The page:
Pendant Audio, one of the audio production companies to which I belong, had a casting call for an Indiana Jones serial. I absolutely LOVED the idea, so naturally, I had to audition (at the last minute, as usual). They had more auditionees than for any other serial so far, so I wasn't expecting anything, and to make the process harder, they wanted us to imitate the film voices as closely as possible. The casting results went up today and I got MARION RAVENROOD! The only female part.
This is me bragging. I am PSYCHED. Here I thought my male voices were the only halfway decent ones. O.o
So a red-letter day, to be sure. I hope I can channel that energy into many pages of enticing text.
I thought I'd post a couple of pictures from last week. They're both 375x500 pixels. Keep in mind that the piece is not finished here--the waist isn't sewn yet, the seams aren't flattened, the collar straps are not attached, etc.
( Art Deco Dress )
I want to enter another short story contest by the deadline, and the topic is open (as usual). Sometimes I wish that the guidelines for literary contests were more constraied. I actually work better that way, because while I love going off into my eclectic dreamscapes, they often aren't reachable destinations for competition judges. Plus, it's difficult not to do a genre piece when the rules don't explicitly preclude them (but you KNOW that no sci-fi piece will win the Hemingway Short Story Contest...).
Miss Snark posted a letter from a writer who wanted to figure out the political opinions of his potential agents. Give me a break. Yes, I am leftist and I despise the Bush Regime, but that has absolutely NOTHING to do with choosing an agent to represent my work--or at least it won't when I try to acquire one. You want the best agent for the job, period. My eyes were rolling at *many* of the questions posted on her blog this week. Oi.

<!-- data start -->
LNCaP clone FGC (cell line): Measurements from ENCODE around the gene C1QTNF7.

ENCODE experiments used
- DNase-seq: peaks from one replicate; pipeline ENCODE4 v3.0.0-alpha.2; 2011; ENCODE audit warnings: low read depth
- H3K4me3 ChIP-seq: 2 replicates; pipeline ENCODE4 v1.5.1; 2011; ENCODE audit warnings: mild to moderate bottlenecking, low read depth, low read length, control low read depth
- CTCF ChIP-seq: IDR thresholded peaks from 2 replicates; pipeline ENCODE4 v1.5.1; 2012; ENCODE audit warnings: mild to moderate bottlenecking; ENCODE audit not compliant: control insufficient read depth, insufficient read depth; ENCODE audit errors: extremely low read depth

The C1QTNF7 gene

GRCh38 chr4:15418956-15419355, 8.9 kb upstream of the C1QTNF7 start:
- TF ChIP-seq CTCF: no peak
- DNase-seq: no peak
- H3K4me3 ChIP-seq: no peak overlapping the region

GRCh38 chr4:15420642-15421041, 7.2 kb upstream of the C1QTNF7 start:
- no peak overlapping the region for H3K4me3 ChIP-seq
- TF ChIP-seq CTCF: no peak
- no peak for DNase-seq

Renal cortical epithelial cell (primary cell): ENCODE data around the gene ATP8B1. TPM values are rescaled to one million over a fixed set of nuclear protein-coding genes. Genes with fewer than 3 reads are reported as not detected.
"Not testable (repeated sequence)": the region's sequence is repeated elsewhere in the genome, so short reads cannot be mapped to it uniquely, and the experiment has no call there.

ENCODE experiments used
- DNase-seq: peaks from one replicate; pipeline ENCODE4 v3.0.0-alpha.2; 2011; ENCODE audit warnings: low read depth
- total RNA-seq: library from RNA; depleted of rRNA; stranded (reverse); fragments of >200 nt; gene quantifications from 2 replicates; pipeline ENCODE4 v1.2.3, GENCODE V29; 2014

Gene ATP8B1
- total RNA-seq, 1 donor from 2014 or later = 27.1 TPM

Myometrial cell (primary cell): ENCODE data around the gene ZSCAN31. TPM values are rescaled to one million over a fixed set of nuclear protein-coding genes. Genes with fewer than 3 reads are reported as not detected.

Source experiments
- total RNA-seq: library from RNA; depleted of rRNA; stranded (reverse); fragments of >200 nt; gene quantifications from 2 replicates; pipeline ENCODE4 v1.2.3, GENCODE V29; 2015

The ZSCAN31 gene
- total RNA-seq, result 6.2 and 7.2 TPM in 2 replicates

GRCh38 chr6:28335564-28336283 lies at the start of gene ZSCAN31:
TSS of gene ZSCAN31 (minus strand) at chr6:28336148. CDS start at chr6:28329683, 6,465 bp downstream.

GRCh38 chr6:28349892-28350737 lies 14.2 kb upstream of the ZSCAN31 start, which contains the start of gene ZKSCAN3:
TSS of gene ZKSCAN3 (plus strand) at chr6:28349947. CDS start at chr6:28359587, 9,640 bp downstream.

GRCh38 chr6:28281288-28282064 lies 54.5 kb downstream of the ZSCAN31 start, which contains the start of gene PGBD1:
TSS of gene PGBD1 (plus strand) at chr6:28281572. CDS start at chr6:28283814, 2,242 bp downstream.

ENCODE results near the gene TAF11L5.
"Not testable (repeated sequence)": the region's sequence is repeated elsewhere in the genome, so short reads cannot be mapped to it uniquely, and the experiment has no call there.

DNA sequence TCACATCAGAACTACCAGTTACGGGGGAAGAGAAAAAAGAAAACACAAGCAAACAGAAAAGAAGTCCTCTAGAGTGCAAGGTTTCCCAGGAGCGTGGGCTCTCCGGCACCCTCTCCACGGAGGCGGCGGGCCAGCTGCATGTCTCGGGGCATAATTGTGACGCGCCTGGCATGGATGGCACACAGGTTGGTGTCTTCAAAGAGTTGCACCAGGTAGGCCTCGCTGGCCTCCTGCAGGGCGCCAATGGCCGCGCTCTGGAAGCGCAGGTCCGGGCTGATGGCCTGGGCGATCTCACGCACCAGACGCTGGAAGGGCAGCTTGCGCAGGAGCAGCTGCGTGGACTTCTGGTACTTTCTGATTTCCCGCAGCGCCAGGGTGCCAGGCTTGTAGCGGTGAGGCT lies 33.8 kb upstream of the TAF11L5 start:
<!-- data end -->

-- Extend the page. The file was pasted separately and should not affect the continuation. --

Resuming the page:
Wow, there was an explosion among PR sore losers last night. I'm really not an obsessed fan, at least not of reality tv, but I do love Project Runway, and while there were plenty of nice people chatting, a few livid posters scared the heck out of me. I mean, it's a show. To be blunt, I was 'underwhelmed' with ALL of the runway looks from the moment I saw the snapshots, save for Santino's final dress.
I'll occasionally post snapshots of my recent outfits as I finish them and will have a recap of the audition process once my family returns from Chicago. I'm auditioning there because my grandmother is going downhill again, and we have to pick her up and put her in a nursing home back here in PA. It's a little scary to think that I only have that one shot; we won't be back in time to travel to NYC in case the line is too long (NYC has three days of casting calls). Plus, on the slim chance that I might become a semi-finalist, I have to prepare my callback video BEFORE we leave, because the panelists only give semi-finalists 48 hours to turn around and complie a video audition.
Will post pictures of finished projects as I progress. Stay tuned.